Human selenium status and viral immunity: New findings in China
An international research team at the University of Surrey in the United Kingdom has established a link between the outcome of COVID-19 cases and the regional selenium status of people in China. The data was based on the real-time numbers of confirmed cases, recovery rates and mortality rates in each province or city. When analyzing these populations, researchers observed an association between the population’s selenium status (based on hair samples) and the rates of recovery (Figure 1).
In the Hubei province, whose capital is Wuhan, it was found that Enshi City had recovery rates that were 36.4% higher than other cities within the region, where the overall recovery rate was 13.1%. Enshi City is known for its high selenium status. Outside of Hubei, in the Heilongjian province of north-eastern China, where the selenium status is notoriously low, a 2.4% increase in mortality rates was observed.
China is home to people with both the lowest and highest selenium statuses in the world. Geographical differences across the country result in varied soil compositions, which can alter selenium levels. It is these differences in soil selenium levels that influence how much of the trace mineral enters the food chain from livestock feed, meat, milk and eggs, and the end consumer. Therefore, human selenium intake is very much dependent on the environment in which the crops, plants and livestock are raised.
Figure 1: Correlation between COVID-19 recovery rate in 17 cities outside Hubei, China, on February 18, 2020, and city population selenium status (hair selenium concentration) analyzed using statistical methods (mean ± SD = 35.5 ± 11.1, R2 = 0.72, F test P < 0.0001) Copyright © Rayman et al., on behalf of the American Society for Nutrition, 2020.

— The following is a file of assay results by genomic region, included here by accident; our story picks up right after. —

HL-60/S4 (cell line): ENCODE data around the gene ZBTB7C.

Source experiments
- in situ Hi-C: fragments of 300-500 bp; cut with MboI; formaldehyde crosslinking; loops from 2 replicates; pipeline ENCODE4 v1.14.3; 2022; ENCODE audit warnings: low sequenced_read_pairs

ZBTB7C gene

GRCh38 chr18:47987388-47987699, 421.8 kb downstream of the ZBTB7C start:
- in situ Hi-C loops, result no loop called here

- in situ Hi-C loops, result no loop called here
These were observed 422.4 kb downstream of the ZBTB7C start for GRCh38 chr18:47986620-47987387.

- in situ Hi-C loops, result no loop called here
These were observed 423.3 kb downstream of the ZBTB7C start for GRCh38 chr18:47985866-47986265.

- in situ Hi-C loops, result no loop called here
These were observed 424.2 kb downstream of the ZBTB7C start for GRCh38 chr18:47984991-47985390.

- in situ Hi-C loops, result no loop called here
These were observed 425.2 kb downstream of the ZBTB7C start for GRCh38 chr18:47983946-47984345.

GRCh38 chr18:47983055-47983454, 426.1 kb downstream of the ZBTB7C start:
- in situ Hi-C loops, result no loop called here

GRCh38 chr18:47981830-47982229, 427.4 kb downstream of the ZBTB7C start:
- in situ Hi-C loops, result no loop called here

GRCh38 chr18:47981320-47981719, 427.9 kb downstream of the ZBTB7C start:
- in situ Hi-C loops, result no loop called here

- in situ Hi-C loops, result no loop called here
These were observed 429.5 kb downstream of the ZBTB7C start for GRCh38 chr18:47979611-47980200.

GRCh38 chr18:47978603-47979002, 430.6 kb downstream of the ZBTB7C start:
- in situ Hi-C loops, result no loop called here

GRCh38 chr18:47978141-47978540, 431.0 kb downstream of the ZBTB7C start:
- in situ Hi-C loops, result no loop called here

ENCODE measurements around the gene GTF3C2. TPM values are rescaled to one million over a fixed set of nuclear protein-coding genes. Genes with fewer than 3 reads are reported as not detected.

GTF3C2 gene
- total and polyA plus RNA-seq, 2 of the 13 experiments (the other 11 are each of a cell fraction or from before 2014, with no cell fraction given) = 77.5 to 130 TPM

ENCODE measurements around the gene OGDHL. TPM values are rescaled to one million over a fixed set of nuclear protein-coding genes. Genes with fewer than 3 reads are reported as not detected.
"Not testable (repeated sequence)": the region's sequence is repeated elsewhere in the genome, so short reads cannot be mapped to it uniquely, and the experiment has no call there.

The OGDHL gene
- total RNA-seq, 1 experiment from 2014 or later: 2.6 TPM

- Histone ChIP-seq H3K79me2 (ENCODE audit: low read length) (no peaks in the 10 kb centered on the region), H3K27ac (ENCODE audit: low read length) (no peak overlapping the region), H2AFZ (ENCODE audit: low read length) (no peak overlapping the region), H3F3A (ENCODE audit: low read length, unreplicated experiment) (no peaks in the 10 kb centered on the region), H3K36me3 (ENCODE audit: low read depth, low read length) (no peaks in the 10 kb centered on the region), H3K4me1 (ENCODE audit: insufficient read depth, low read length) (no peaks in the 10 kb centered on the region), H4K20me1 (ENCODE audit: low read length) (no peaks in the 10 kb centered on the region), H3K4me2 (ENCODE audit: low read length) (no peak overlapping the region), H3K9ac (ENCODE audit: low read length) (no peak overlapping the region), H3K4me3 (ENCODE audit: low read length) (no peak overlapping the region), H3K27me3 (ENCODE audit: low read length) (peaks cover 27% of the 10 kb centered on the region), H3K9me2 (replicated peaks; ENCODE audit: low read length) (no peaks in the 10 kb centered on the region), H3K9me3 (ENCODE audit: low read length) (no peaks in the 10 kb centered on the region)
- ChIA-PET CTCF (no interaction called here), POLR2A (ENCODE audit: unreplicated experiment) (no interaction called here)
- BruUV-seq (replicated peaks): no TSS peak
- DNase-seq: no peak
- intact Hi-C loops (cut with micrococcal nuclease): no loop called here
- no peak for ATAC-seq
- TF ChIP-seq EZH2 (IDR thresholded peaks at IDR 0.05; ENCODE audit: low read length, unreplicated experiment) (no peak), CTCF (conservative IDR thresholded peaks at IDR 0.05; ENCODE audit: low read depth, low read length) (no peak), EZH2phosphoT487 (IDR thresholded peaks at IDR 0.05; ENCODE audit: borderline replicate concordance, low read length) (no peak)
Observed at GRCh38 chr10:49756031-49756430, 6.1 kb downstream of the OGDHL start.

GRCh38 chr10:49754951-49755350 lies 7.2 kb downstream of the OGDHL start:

Selenium and its role in immune defense
Selenium is an essential trace element for both humans and animals and is required in small amounts for normal health, growth, reproduction and immune defense. It also provides a source of antioxidants, which help to address diseases related to oxidative stress.
Previous studies have shown the antiviral effects of selenium and have linked the evolution and spread of viral infectious diseases, such as swine flu and bird flu, to areas where soil selenium levels are lower (Harthill, 2011). Other studies have observed more severe viral symptoms and infection rates when dietary selenium is low (Beck et al., 2001).
Viruses produce reactive oxygen species (ROS) as part of their biological makeup. These ROS are believed to be combated by glutathione peroxidase, an important antioxidant for cellular defense in which selenium plays a major role. As such, it is believed that several cellular and viral mechanisms involving selenium and selenium-containing proteins can influence the outcome of viral infections.
Selenium and functional food: What do these findings mean for human health?
It is important that we consume a well-balanced diet that incorporates adequate amounts of selenium to maintain our antioxidant capacity and immune defense. According to U.S. standards, the recommended dietary allowance (RDA) for selenium in humans is 55 micrograms a day.
Dietary sources of selenium include nuts, grains and vegetables, with Brazil nuts being the richest source of selenium. However, their content is highly variable and can range from 0.03 to 512 micrograms, the latter level being potentially harmful. In vegetables, up to 40% of selenium can be lost through cooking.
Highly bioavailable and organic forms of selenium have kick-started a new era in the availability of selenium-enriched products. Enriched meat, milk and eggs that contain up to 35 micrograms of selenium (more than 50% of the RDA) have been successfully developed and tested using SEL-PLEX®, Alltech’s proprietary selenium-enriched yeast (Surai et al., 2009). Livestock that are supplemented with selenium-enriched yeast show improved health, disease resistance, fertility and antioxidant capacity. Due to the high bioavailability of organic selenium-enriched yeast, the trace mineral is effectively transferred to subsequent animal products. The result is meat, milk and eggs with consistently higher selenium levels that are available to us for consumption.
As we can see from this population study, organic selenium-enriched yeast could provide a promising development in functional food for human immunity and general health.
References are available upon request.